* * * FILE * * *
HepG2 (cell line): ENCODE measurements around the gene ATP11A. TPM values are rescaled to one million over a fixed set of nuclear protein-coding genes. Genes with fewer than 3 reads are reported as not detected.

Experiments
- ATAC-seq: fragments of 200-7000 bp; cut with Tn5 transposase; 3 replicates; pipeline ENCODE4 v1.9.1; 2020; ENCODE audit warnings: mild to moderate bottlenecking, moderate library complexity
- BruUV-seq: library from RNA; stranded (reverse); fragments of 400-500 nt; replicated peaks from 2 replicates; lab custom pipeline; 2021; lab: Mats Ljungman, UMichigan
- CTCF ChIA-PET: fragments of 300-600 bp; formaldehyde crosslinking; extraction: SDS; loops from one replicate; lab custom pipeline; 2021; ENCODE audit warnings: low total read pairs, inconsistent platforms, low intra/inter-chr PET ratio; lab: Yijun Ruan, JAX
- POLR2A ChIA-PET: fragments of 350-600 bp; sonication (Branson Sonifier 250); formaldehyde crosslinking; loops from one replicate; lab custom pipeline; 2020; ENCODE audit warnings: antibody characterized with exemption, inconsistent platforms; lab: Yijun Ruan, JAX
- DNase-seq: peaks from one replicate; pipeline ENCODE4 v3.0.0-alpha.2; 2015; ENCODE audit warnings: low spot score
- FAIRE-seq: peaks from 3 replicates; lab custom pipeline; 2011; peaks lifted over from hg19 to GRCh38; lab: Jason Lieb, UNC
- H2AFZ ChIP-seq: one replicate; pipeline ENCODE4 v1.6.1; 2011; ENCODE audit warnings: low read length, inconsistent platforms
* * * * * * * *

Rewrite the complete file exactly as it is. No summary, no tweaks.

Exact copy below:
HepG2 (cell line): ENCODE measurements around the gene ATP11A. TPM values are rescaled to one million over a fixed set of nuclear protein-coding genes. Genes with fewer than 3 reads are reported as not detected.

Experiments
- ATAC-seq: fragments of 200-7000 bp; cut with Tn5 transposase; 3 replicates; pipeline ENCODE4 v1.9.1; 2020; ENCODE audit warnings: mild to moderate bottlenecking, moderate library complexity
- BruUV-seq: library from RNA; stranded (reverse); fragments of 400-500 nt; replicated peaks from 2 replicates; lab custom pipeline; 2021; lab: Mats Ljungman, UMichigan
- CTCF ChIA-PET: fragments of 300-600 bp; formaldehyde crosslinking; extraction: SDS; loops from one replicate; lab custom pipeline; 2021; ENCODE audit warnings: low total read pairs, inconsistent platforms, low intra/inter-chr PET ratio; lab: Yijun Ruan, JAX
- POLR2A ChIA-PET: fragments of 350-600 bp; sonication (Branson Sonifier 250); formaldehyde crosslinking; loops from one replicate; lab custom pipeline; 2020; ENCODE audit warnings: antibody characterized with exemption, inconsistent platforms; lab: Yijun Ruan, JAX
- DNase-seq: peaks from one replicate; pipeline ENCODE4 v3.0.0-alpha.2; 2015; ENCODE audit warnings: low spot score
- FAIRE-seq: peaks from 3 replicates; lab custom pipeline; 2011; peaks lifted over from hg19 to GRCh38; lab: Jason Lieb, UNC
- H2AFZ ChIP-seq: one replicate; pipeline ENCODE4 v1.6.1; 2011; ENCODE audit warnings: low read length, inconsistent platforms